Fresh From the Farm by Katie Malich

Dydd Gwyl Dewi hapus! Or, to those loyal readers who don’t read Welsh, happy St. David’s Day.

March 1 is celebrated by Welsh, expats, and friends the world around as St. David’s Day. St. David was a Welsh-born sixth century saint of the Celtic Church. A scion of royalty, he dedicated his life to the church and spreading Christianity in pagan Wales. St. David rose to become Archbishop. He died on March 1, 589; the anniversary of his death is a Welsh national holiday.

In Wales, traditionalists mark St. David’s Day by wearing a leek, the national symbol of Wales. Leeks have been a symbol of Wales since the early seventh century, when King Cadwaladr of Gwynedd ordered his soldiers to wear leeks in their helmets to distinguish them from the invading Saxons. The Welsh won a decisive victory; they’ve adopted the leek as a national symbol ever since. Even now, in the 21st century, the Welsh Guards, a regiment of the Household Division of the British Army, proudly wear a leek pen as a cap badge. Here at the Tuesday Culver City Farmers Market, you may not find many farmers or shoppers wearing this mild member of the onion family, but you will find bunches of leeks stacked high at many vegetable stands.

Leeks are a member of the alliaceae family, which includes the more familiar onions and garlic. Unlike its cousins, the leek does not develop a bulb near its roots. Instead, it looks like a green onion or scallion on steroids: a thick, heavy cylindar vegetable with a white base turning pale and then a deep, dark green. The white and pale green portions of the leek are the only parts used in cooking, although one or two of the dark leaves can be used as part of a boquet garni in making stock or vegetable broth. The pale portion of the leek is protected from light by small hills of dirt, thus every recipe using leeks cautions the cook to wash the leeks carefully before cooking. The white ends are generally free from dirt, but occasionally you’ll find a bit of earth nestled in the crevices of the pale green portion of the stalk.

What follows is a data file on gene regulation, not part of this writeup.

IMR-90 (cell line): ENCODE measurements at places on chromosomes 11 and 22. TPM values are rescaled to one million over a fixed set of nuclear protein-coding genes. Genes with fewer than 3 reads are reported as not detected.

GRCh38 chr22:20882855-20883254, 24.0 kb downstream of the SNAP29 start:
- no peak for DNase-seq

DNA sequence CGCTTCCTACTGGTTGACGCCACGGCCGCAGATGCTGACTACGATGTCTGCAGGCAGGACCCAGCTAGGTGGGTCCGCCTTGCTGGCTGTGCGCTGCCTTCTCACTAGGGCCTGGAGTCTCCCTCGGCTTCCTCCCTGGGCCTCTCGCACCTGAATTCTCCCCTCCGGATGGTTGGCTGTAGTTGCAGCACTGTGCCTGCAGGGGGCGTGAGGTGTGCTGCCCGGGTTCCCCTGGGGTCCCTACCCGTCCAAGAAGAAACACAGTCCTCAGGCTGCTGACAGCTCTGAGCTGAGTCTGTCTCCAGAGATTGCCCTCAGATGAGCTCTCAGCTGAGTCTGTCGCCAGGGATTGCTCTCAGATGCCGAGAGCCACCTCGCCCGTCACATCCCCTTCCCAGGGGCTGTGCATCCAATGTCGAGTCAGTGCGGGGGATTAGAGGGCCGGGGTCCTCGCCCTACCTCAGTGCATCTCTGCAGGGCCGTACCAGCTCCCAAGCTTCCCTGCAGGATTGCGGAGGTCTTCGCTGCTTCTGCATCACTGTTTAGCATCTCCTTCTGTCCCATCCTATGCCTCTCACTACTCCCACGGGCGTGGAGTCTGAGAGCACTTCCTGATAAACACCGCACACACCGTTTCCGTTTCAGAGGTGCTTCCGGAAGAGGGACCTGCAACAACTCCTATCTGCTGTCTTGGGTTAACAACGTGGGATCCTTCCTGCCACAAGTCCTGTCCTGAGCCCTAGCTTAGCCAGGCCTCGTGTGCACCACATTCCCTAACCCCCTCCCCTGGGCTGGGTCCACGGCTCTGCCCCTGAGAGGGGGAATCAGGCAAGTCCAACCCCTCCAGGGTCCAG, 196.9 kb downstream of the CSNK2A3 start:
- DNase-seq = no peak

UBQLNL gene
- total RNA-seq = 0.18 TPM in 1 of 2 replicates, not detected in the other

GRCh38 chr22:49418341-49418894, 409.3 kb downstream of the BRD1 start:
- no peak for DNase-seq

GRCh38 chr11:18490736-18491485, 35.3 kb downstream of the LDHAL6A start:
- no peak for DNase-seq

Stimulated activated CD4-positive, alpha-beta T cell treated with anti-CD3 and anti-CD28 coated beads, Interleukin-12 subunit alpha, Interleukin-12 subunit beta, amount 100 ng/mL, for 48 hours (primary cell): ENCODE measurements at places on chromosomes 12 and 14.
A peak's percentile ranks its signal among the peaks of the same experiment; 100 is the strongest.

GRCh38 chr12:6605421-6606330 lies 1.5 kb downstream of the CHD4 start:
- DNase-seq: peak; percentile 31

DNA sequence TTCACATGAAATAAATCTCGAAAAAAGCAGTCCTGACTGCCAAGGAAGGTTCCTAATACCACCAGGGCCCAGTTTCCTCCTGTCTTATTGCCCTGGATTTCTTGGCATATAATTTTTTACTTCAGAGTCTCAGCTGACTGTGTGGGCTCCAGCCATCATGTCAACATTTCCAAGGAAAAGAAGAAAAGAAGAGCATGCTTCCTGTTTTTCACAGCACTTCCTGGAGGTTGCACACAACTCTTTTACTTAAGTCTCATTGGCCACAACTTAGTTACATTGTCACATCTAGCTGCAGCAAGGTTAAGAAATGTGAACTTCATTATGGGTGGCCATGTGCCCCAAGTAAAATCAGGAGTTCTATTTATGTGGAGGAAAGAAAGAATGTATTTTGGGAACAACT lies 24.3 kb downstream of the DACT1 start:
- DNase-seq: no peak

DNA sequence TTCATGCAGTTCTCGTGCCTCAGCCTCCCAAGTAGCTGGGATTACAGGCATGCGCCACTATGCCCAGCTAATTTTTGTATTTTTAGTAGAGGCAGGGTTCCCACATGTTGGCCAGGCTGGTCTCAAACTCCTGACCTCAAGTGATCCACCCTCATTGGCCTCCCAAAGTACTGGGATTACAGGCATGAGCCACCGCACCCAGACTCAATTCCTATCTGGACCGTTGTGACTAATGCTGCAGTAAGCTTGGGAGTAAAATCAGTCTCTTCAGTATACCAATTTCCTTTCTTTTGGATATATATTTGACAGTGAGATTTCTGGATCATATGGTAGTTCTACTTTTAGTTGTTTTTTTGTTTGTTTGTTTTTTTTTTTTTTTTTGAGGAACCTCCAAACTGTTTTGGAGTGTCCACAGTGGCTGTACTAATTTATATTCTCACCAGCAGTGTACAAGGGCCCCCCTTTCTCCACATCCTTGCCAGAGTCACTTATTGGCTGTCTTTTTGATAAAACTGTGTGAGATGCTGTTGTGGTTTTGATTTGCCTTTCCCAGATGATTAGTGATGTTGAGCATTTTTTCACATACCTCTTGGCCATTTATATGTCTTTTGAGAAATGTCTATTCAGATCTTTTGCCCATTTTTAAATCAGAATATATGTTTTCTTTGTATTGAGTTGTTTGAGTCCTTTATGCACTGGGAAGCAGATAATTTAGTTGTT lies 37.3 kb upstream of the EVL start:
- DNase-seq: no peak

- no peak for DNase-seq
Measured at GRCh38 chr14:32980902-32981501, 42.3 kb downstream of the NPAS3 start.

The variable weather of early March makes a warm, hearty soup or stew a welcome dinner entree. From the Farmer’s Table features three traditional Welsh recipes which highlight or include leeks.

The Culver City Farmers Market is held from 3 pm to 7 pm every Tuesday on Main Street between Venice and Culver Blvds.

Katie Malich would rather eat her leeks than wear them.

www.culvercitysymphony.org

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